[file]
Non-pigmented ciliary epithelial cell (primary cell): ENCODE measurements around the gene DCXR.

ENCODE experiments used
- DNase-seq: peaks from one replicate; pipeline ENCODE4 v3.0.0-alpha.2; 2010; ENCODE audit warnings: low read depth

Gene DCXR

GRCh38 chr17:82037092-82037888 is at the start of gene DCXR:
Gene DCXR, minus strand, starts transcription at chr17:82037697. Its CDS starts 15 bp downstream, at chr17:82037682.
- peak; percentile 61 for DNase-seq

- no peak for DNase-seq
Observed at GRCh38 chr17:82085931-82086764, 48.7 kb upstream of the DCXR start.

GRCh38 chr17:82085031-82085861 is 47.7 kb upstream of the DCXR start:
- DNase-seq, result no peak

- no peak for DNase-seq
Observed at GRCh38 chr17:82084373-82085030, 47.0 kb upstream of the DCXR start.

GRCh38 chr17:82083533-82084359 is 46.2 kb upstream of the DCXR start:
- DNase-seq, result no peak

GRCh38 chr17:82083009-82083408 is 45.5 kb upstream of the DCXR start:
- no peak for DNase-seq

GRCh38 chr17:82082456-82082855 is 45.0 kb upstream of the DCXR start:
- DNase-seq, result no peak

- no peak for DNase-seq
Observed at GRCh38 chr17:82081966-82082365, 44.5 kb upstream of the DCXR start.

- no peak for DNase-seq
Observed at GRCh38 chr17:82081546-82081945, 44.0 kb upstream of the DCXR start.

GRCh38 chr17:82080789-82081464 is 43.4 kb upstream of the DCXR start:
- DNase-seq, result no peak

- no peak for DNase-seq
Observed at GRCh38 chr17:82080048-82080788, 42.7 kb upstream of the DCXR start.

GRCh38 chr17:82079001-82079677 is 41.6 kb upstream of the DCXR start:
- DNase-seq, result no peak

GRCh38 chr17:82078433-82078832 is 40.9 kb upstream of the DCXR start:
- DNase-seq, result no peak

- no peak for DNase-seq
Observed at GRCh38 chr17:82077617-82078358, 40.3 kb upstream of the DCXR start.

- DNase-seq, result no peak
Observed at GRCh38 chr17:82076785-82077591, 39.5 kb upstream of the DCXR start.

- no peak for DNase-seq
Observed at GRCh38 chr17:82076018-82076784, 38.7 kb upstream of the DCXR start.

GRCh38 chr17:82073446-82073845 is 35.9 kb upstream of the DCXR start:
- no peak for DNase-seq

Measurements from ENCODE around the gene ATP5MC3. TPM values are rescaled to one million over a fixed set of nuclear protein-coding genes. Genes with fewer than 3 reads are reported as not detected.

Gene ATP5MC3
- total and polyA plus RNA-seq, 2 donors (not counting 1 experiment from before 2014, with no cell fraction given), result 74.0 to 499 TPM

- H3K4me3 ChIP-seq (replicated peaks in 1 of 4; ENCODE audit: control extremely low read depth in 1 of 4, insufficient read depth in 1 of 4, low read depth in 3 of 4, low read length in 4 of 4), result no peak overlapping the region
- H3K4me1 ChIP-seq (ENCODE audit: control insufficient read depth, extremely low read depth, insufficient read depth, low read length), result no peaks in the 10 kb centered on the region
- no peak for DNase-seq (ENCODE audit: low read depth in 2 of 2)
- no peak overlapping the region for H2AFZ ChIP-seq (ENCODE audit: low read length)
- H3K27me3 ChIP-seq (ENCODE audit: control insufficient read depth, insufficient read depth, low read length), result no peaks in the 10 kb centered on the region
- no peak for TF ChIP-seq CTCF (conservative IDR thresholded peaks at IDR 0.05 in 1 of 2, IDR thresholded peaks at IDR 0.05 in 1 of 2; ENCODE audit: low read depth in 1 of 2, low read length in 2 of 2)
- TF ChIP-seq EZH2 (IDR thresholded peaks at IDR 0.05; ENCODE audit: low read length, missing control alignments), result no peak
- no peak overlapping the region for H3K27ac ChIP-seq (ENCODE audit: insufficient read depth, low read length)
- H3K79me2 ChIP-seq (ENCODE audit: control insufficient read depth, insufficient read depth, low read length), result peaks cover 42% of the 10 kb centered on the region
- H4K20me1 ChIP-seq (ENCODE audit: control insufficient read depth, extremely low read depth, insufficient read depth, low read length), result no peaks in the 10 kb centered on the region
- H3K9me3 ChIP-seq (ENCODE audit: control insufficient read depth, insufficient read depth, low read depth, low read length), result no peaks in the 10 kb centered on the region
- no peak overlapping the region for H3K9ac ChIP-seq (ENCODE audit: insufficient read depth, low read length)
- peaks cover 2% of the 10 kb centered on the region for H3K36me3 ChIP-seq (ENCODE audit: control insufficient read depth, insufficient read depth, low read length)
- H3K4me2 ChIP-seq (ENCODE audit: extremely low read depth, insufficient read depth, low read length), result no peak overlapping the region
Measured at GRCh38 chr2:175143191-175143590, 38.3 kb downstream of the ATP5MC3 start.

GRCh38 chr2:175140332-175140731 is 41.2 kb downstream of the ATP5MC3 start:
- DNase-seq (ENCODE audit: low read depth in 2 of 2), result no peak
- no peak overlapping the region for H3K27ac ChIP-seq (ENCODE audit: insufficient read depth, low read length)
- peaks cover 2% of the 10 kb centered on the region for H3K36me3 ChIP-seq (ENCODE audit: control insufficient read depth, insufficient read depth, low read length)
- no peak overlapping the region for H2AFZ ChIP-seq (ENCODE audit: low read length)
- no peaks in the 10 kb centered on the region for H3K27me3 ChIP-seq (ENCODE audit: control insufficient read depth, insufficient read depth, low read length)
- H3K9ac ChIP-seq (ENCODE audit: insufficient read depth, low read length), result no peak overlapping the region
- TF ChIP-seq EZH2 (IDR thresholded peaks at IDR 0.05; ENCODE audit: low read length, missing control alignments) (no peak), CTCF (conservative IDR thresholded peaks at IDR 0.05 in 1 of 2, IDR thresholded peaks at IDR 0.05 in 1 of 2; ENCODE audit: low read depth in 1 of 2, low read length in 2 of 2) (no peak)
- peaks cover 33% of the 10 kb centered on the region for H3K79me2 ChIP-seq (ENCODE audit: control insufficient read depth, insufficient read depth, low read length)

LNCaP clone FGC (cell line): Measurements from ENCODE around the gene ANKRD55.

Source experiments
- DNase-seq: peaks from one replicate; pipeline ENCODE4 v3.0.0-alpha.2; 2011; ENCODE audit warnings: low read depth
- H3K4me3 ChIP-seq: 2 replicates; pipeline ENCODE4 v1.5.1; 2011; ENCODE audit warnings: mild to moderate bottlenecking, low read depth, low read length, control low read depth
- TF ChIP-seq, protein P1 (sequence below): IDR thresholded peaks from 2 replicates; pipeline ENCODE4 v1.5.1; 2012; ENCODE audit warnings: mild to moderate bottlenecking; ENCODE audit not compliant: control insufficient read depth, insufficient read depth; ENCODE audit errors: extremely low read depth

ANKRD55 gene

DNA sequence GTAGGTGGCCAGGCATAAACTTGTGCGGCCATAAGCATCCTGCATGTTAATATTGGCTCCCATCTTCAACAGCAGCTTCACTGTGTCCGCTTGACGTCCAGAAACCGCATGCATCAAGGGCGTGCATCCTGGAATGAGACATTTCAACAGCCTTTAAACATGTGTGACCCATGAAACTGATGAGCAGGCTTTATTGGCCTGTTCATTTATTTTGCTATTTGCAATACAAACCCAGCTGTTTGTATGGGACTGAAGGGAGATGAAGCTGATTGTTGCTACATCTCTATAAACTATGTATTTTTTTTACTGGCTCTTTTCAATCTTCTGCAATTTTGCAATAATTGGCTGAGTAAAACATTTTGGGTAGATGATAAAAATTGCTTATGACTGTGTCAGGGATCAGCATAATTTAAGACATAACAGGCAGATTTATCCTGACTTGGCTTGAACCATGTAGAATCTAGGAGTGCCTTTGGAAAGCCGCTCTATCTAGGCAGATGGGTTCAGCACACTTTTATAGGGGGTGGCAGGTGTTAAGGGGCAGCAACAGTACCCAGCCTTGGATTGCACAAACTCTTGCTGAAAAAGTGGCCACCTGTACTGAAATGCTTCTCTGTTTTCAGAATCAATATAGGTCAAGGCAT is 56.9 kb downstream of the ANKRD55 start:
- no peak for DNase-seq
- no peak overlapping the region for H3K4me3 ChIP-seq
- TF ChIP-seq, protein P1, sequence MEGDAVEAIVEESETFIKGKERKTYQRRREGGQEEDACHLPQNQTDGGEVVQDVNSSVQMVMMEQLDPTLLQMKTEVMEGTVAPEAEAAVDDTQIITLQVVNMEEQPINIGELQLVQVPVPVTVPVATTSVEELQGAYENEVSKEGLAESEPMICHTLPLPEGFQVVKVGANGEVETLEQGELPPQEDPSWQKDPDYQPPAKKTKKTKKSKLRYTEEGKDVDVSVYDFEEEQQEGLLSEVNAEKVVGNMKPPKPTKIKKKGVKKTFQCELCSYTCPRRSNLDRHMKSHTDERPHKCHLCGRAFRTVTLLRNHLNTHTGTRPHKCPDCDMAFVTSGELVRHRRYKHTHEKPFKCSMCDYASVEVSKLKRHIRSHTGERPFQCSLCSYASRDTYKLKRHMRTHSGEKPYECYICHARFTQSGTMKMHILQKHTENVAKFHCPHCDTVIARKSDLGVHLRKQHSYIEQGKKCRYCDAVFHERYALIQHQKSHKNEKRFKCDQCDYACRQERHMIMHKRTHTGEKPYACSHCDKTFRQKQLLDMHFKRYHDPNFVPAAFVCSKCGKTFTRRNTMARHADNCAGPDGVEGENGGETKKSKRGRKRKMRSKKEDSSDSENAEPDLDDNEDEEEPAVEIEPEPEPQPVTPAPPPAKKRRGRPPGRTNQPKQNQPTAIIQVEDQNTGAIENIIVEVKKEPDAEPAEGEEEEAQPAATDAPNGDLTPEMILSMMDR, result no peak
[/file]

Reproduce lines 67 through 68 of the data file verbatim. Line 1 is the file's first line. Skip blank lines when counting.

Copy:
LNCaP clone FGC (cell line): Measurements from ENCODE around the gene ANKRD55.

Source experiments